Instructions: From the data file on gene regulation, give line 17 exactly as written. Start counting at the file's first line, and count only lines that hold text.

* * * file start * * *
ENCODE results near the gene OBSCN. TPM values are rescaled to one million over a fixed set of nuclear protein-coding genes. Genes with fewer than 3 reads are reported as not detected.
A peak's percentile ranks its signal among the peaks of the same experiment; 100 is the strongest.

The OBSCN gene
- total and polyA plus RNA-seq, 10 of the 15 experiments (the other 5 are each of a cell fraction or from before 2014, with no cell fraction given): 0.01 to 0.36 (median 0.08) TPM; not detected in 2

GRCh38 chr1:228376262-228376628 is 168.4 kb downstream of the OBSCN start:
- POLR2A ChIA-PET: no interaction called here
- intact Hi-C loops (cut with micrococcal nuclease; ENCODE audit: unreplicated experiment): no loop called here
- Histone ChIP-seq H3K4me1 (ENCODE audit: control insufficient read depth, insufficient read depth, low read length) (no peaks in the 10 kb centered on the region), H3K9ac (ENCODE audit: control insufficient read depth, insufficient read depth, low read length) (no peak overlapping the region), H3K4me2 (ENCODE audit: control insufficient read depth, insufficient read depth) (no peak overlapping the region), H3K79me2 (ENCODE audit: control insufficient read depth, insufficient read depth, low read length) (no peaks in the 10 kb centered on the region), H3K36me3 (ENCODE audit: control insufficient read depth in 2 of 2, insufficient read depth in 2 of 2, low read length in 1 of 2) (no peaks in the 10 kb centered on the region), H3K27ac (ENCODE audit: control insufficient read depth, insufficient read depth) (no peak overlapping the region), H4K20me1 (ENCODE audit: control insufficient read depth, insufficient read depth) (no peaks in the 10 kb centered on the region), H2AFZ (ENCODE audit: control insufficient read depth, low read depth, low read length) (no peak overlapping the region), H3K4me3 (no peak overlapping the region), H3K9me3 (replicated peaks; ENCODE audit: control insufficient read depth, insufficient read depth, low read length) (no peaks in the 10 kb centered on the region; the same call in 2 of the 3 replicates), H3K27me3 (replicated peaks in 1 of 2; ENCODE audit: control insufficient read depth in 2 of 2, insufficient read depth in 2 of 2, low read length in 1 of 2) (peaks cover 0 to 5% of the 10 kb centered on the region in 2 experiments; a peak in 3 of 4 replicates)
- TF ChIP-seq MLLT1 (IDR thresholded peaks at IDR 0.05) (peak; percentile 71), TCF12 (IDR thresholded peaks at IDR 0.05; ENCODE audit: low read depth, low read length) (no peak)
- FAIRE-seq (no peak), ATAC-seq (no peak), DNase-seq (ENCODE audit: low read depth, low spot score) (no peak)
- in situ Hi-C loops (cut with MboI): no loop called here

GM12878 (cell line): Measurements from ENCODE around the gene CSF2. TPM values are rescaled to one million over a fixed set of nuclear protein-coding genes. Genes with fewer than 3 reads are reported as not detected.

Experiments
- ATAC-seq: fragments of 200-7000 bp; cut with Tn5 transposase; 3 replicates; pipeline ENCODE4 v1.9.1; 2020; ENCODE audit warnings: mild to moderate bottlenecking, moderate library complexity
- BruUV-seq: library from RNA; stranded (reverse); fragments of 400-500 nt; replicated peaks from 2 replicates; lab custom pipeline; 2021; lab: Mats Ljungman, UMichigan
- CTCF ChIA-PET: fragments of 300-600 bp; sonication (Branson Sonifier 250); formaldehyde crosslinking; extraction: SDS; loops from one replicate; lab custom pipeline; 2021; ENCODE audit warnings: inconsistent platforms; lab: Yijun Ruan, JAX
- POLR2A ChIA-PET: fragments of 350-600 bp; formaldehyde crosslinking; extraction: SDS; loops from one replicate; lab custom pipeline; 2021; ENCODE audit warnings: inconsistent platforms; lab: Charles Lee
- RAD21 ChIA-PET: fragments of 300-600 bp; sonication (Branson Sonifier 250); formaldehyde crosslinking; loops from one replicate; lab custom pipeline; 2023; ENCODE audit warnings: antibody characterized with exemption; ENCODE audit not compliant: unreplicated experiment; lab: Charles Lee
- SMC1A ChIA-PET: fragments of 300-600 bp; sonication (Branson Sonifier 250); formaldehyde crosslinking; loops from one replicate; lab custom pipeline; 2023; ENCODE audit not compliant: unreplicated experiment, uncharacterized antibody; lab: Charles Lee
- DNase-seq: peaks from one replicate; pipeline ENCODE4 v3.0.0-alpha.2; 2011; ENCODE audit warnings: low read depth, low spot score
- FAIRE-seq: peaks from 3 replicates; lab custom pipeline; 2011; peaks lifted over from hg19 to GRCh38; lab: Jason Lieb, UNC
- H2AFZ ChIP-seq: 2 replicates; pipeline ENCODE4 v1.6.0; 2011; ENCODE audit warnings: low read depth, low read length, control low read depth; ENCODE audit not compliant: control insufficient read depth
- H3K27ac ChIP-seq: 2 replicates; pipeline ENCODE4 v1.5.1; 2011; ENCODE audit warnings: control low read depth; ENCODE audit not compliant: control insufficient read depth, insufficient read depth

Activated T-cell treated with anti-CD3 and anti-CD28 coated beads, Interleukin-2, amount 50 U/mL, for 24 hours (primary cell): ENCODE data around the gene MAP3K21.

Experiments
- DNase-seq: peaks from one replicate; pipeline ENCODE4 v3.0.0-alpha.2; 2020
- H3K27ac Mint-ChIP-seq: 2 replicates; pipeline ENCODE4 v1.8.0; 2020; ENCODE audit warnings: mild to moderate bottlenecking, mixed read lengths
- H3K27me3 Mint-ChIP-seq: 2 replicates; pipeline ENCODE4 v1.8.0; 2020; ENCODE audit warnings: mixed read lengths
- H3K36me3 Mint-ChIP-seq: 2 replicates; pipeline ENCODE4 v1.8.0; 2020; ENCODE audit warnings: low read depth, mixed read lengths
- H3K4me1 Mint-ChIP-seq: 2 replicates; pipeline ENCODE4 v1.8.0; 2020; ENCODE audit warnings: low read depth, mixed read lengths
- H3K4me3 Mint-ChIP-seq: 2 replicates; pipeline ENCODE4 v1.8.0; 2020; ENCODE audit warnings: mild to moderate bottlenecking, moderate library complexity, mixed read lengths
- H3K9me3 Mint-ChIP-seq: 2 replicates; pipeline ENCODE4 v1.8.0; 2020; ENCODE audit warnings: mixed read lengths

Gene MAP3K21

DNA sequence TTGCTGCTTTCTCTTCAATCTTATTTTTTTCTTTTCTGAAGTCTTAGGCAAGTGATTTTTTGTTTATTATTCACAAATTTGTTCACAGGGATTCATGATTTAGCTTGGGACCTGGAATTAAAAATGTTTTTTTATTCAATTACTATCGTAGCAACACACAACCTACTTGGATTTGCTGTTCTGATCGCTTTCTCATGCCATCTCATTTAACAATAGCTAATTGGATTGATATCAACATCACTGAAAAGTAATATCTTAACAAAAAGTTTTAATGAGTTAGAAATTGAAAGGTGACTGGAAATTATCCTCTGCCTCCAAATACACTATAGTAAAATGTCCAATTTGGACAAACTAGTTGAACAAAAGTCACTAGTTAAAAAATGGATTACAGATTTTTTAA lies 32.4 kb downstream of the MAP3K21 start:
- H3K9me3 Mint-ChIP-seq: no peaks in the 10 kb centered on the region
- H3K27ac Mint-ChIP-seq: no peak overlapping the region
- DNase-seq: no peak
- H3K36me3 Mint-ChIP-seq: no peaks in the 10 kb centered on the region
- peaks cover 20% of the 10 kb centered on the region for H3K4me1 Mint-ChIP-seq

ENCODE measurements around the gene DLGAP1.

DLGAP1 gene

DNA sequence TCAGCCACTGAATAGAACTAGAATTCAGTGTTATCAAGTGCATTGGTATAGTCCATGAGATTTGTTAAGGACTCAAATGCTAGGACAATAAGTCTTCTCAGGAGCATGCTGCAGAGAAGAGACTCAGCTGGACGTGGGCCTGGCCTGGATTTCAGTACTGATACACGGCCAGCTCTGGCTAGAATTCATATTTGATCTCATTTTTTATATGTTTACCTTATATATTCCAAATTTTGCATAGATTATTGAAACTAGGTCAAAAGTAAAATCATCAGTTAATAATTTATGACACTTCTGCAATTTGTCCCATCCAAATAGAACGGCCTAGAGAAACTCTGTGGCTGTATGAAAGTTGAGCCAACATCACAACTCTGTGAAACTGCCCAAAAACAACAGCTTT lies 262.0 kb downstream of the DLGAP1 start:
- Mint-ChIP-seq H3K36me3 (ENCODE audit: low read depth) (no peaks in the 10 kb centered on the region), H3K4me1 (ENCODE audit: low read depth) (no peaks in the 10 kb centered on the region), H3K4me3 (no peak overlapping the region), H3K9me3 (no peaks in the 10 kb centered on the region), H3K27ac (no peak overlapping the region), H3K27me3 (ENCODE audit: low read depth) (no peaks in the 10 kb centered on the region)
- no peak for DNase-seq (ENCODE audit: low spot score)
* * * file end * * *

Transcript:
- POLR2A ChIA-PET: fragments of 350-600 bp; formaldehyde crosslinking; extraction: SDS; loops from one replicate; lab custom pipeline; 2021; ENCODE audit warnings: inconsistent platforms; lab: Charles Lee